On average, a student will receive a total of six hours of instruction about AIDS and other sexually transmitted diseases between grades 7 and 12, according to a survey published last year by the Alan Guttmacher Institute, a New York research organization that studies birth control and sexually transmitted diseases. "I would question whether anybody reasonably thinks that level of education, in the context of the broader life these kids are living, is going to . . . have much effect," said Jacqueline Darroch Forrest, the institute's vice president for research.
There are other important gaps in public schools' AIDS instruction, surveys show. Very few school districts offer AIDS instruction in the 11th and 12th grades, when students are most likely to be sexually active, according to the GAO. Apparently, that's because AIDS instruction is generally concentrated in a standard health course offered in junior high school.
Even when traditional sex education does a good job of conveying the necessary information about AIDS, critics say, schools must do more. Adolescents, they argue, need to learn social skills for translating knowledge into action, especially as they grapple with their burgeoning sexuality.
When students see a film about the biology of AIDS, "that has no effect on their behavior in the back seat of a car," says Robert Selverstone, a psychologist who teaches a course in human sexuality for 11th and 12th graders at Staples High School in Westport, N.Y. Selverstone is president of the board of directors of the nonprofit Sex Information and Education Council of the U.S. Its survey of public-school curricula last year criticized many school AIDS programs for teaching technical information about HIV transmission "at the expense of a frank, thorough discussion of preventive practices."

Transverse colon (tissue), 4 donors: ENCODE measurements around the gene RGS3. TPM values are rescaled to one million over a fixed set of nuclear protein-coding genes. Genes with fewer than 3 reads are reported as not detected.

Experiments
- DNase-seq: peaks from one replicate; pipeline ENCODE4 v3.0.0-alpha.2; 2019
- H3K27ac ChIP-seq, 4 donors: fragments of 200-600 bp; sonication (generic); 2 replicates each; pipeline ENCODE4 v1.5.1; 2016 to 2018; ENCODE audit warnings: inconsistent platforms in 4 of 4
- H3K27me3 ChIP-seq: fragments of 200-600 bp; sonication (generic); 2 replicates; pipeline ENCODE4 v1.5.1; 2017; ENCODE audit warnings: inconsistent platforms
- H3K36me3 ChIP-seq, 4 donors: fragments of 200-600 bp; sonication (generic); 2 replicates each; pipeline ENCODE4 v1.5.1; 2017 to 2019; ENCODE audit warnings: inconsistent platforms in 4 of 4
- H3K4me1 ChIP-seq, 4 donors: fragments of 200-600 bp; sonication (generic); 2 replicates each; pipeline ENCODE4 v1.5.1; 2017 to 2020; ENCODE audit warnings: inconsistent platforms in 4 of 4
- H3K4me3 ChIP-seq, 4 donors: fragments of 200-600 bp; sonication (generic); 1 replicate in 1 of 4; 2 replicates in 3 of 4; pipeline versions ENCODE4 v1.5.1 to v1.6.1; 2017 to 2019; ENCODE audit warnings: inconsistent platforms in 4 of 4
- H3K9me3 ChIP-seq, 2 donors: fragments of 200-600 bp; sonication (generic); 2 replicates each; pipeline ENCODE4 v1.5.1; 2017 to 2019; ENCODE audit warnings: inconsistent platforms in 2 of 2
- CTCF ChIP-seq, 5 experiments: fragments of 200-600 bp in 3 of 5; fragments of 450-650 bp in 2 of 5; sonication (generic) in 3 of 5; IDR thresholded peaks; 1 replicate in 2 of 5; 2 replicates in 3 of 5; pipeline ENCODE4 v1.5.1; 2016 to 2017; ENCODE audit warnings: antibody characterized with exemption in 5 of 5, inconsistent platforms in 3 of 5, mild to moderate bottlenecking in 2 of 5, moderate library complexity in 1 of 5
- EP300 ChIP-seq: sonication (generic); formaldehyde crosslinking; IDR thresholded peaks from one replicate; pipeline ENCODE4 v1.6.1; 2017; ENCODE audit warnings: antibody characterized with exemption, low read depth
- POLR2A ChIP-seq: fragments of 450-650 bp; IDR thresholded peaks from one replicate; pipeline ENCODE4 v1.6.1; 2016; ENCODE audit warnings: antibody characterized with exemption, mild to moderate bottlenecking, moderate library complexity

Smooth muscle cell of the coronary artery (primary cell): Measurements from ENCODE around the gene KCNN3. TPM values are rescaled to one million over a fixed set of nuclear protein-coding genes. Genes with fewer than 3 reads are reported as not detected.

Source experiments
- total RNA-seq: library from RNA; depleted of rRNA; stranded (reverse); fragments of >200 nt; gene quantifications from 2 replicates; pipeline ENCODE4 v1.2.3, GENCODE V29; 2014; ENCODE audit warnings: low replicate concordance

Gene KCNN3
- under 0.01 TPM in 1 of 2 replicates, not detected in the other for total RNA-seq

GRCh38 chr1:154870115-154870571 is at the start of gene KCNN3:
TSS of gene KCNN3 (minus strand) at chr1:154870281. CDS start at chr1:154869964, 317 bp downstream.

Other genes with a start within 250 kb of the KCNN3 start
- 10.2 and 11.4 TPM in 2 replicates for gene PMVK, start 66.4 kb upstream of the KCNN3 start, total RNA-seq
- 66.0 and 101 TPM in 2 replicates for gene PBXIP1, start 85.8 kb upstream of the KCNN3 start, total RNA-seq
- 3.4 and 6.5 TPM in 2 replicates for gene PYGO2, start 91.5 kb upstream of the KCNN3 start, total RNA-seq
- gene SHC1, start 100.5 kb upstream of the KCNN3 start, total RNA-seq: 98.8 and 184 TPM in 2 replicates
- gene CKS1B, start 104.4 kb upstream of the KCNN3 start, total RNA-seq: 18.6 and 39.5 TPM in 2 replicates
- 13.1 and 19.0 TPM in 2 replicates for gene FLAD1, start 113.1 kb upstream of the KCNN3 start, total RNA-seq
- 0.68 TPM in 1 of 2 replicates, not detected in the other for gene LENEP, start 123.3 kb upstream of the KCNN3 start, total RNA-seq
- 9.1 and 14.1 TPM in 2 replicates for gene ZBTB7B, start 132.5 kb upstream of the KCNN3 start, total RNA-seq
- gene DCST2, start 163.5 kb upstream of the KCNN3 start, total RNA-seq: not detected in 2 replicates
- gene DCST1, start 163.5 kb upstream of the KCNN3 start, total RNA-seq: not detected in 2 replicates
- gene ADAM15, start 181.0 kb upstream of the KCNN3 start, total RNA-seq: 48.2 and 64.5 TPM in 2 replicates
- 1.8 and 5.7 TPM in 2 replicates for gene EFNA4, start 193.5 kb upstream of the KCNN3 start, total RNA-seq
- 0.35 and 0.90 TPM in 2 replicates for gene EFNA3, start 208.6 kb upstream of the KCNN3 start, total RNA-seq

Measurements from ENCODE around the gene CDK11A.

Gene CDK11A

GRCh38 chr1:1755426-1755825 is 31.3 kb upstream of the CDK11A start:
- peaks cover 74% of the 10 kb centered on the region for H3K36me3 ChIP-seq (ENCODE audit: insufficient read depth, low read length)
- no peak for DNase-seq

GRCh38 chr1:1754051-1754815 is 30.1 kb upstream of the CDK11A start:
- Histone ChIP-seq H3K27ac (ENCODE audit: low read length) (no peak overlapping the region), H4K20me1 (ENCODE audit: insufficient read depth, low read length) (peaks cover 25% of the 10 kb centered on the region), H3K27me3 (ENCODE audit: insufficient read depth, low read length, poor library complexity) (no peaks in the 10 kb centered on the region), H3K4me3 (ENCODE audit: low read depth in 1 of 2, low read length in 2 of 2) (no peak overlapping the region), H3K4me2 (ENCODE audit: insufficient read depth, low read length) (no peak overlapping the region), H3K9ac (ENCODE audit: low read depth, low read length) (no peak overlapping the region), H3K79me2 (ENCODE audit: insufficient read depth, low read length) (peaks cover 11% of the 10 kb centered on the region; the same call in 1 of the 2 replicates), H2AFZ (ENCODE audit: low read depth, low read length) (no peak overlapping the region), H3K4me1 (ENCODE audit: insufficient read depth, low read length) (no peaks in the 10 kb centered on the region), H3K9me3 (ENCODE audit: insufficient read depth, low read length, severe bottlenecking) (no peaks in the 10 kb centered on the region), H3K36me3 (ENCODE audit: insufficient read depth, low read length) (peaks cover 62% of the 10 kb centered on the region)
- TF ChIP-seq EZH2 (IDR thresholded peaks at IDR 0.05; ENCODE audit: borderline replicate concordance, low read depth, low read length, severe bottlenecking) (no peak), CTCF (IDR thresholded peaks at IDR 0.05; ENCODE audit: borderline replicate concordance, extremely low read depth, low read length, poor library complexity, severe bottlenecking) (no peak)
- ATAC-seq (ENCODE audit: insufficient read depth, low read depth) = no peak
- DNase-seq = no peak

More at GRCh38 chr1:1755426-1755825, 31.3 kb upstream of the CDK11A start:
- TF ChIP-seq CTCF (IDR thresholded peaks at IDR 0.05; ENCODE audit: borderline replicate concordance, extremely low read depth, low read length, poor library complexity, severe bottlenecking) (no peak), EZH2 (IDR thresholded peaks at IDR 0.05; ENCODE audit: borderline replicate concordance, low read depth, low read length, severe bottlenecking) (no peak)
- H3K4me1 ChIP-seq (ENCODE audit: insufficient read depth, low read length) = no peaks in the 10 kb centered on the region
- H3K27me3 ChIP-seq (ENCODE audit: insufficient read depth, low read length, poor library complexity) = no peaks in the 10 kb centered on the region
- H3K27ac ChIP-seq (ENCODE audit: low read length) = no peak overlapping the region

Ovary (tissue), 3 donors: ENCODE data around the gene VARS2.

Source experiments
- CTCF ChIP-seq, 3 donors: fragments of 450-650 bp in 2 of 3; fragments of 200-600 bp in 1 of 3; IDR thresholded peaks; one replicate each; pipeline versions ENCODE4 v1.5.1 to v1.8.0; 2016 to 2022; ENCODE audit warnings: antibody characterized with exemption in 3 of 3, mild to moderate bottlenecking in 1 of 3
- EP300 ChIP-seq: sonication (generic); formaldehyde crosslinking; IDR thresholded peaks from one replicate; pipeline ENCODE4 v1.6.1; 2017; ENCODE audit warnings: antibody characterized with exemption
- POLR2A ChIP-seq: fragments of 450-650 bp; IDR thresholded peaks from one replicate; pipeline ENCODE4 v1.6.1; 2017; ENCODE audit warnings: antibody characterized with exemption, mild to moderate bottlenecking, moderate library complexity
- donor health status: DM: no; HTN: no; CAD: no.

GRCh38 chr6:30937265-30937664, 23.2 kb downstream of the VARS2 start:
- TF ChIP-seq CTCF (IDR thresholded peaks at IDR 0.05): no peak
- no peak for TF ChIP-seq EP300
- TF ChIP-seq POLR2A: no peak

Selverstone and other educators say the best way to influence students is to have them play out roles in situations where they might put themselves at risk of infection. In the skit, "Time for a Rubber," pilot-tested in 26 school districts in California, students act out a scene in which a teenage couple has just had sex without contraception. One student tries to persuade the other to use contraception while the hesitant partner spouts scripted lines like, "Let's talk about it next time, okay? Don't spoil the mood."This kind of implicit acceptance of teenage sexuality often generates opposition from parents who favor abstinence. It also makes many teachers uncomfortable. Sex education teachers "are generally nervous about the reactions of people in their communities," said Forrest, author of a nationwide survey in which teachers cited pressure from parents, administrators and community groups as the chief obstacle. That is especially true when it comes to sensitive topics such as contraception and homosexuality.
In the belief that students are more likely to listen to peers than to teachers when it comes to sex, some schools and colleges are training students to teach AIDS prevention to each other. Students at Ballou High School in Southeast Washington deliver their own rap songs about the dangers of AIDS to youths at other District high schools.